Topics addressed: path-dependent policies, incrementalism, orders of change, public sector reform, changing paradigms on economic policy and public finances
Case-study: international variations in health systems

7. Theories of Policy Learning and Transfer
Topics addressed: coercive and voluntary learning over space and time
Case-study: influence of world and European financial bodies on deficit reduction policies in 2010

8. Political power in the core executive
Topics addressed: elected politicians and unelected officials, power of the bureaucratic machine, attempts at co-ordination, central institutions supporting the head of government and finance functions
Case-study: policy-making capability supporting heads of government

9 Multi-level governance/horizontal differentiation
Topics addressed: theories of multi-level government, EU and devolution, service delivery at the local and individual level
Case-study: the international presence of intermediate governments (e.g. in EU)

10. Ethics/values in public policy
Topics addressed: transparency, equality standards, evidence-based policy, means of redress, accountability of public officials, roles of media and whistleblowers
Case-study: wars in Iraq and Afghanistan
Entry Requirements (not applicable to Visiting Students)
Pre-requisites Co-requisites
Prohibited Combinations Other requirements None
Course Delivery Information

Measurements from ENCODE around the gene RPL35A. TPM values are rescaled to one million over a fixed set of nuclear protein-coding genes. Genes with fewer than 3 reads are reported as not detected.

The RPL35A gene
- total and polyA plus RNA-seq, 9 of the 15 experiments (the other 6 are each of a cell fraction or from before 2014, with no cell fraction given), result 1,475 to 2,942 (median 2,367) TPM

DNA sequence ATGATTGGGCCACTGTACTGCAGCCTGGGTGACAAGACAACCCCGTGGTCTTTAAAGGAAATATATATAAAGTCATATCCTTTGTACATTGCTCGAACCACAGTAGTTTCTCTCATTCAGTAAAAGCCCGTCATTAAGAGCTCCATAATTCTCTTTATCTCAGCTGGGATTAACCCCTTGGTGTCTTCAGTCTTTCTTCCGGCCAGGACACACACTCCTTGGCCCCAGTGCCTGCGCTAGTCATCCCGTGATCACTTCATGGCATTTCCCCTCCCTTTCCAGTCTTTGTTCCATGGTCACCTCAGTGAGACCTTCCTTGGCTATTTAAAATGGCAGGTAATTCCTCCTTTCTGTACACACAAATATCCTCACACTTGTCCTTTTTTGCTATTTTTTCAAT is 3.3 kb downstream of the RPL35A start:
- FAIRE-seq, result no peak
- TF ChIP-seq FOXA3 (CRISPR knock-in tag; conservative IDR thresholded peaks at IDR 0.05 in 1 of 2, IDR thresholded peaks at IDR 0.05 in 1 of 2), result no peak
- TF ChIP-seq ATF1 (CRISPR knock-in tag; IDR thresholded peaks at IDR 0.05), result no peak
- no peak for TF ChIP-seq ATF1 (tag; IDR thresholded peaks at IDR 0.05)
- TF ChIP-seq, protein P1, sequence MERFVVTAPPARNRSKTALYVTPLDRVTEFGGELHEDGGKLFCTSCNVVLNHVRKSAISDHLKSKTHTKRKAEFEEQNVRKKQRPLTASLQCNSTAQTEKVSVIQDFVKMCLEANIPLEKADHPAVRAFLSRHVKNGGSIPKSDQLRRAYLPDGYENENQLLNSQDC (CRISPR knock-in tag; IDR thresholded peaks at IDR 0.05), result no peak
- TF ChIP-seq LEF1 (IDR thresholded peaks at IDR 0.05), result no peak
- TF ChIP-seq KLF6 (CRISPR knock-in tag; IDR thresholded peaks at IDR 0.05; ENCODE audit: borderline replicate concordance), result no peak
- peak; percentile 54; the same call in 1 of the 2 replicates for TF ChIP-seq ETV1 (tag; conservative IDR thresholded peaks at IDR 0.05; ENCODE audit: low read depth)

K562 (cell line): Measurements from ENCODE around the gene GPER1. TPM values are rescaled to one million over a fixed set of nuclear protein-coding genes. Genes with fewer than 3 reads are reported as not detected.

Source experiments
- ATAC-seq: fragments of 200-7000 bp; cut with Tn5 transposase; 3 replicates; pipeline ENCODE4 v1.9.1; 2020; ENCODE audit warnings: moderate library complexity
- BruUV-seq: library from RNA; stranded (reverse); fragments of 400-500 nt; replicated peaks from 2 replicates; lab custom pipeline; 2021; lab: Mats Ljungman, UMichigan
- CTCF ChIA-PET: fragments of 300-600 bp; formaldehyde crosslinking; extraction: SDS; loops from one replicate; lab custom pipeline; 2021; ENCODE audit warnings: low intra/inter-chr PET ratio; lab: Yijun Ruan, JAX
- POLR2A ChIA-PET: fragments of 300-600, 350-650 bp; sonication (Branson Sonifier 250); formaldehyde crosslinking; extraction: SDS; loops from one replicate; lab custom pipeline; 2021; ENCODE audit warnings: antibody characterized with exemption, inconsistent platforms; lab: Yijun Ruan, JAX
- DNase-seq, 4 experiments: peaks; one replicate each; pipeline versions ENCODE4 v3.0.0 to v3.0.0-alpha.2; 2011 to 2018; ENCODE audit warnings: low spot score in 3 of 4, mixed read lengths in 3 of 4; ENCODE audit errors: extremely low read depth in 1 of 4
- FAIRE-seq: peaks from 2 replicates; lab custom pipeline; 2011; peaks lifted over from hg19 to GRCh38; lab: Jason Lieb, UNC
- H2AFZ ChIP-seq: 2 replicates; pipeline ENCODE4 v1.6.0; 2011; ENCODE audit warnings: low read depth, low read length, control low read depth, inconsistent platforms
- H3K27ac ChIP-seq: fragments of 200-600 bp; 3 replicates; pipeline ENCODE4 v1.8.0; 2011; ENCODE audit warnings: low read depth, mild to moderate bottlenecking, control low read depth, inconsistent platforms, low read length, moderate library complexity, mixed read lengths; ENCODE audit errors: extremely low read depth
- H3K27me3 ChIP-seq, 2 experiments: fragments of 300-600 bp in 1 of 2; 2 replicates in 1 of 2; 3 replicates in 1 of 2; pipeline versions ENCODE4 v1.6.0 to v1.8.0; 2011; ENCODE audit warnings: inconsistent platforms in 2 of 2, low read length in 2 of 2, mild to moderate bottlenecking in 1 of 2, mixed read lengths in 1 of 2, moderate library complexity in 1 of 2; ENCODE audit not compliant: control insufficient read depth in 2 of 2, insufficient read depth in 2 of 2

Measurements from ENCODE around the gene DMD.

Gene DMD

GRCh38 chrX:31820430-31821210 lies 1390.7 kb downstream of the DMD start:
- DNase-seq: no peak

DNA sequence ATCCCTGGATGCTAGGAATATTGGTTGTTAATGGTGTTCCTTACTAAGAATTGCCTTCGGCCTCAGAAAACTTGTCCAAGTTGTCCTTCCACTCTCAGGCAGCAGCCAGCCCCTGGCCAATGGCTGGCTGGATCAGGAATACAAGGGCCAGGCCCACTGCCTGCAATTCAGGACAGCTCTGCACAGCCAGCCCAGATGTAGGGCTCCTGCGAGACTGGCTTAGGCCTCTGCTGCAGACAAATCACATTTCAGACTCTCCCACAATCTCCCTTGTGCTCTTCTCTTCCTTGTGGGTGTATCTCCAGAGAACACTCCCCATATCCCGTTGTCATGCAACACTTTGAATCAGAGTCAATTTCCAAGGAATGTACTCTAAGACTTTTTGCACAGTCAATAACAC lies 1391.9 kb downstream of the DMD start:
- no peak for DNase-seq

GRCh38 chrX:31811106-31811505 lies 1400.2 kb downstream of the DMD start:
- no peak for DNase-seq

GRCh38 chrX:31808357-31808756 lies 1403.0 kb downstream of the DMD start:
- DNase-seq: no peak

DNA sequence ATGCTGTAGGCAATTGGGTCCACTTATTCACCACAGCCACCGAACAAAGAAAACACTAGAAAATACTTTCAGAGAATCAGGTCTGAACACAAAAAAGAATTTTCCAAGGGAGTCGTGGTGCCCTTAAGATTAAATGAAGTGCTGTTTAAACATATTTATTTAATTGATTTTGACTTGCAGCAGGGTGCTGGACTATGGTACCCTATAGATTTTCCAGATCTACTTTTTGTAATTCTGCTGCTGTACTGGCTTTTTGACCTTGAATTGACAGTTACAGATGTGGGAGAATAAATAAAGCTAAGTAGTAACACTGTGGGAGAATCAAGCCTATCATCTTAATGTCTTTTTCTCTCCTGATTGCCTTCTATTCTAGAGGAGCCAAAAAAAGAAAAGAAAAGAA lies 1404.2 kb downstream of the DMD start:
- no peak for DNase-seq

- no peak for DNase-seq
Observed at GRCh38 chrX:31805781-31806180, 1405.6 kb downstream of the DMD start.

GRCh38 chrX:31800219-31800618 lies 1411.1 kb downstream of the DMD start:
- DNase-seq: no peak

Not being delivered
Learning Outcomes
On completion of this course, the student will be able to:
  1. To have an in-depth applied knowledge about the structures and processes of policy-making within and across multiple spheres of government
  2. To understand the relation between policy development through rationalist models of the policy process and through events-driven, reactive governing styles
  3. To be able to apply theories and insights from scholarly enquiry to practical issues and problems of public policy.
  4. To reflect upon the politics of policy-making in a range of international contexts since the financial crisis of 2008
  5. To locate relevant information on policy-making processes through library and IT resources and to analyse and present these in a professional fashion
    6. To exercise informed independent thought and critical judgement, as well as demonstrate collaborative and team-working skills
Reading List
- Michael Hill, The Public Policy Process (Pearson Longman 5th ed 2009)
- Michael Hill and Peter Hupe, Implementing Public Policy (Sage 2nd ed 2009)
- John Hudson and Stuart Lowe, Understanding the Policy Process (Policy Press 2nd ed 2009)
- Michael Moran, Martin Rein and Robert E. Goodin eds, Oxford Handbook of Public Policy (Oxford University Press 2006, paperback edn 2008)
- Paul Sabatier (ed), Theories of the Policy Process (Westview Press, Oxford, 1999)
Additional Information
Graduate Attributes and Skills Not entered
KeywordsNot entered
Course organiserProf James Mitchell
Course secretaryMr Lee Corcoran
Tel: (0131 6)51 5122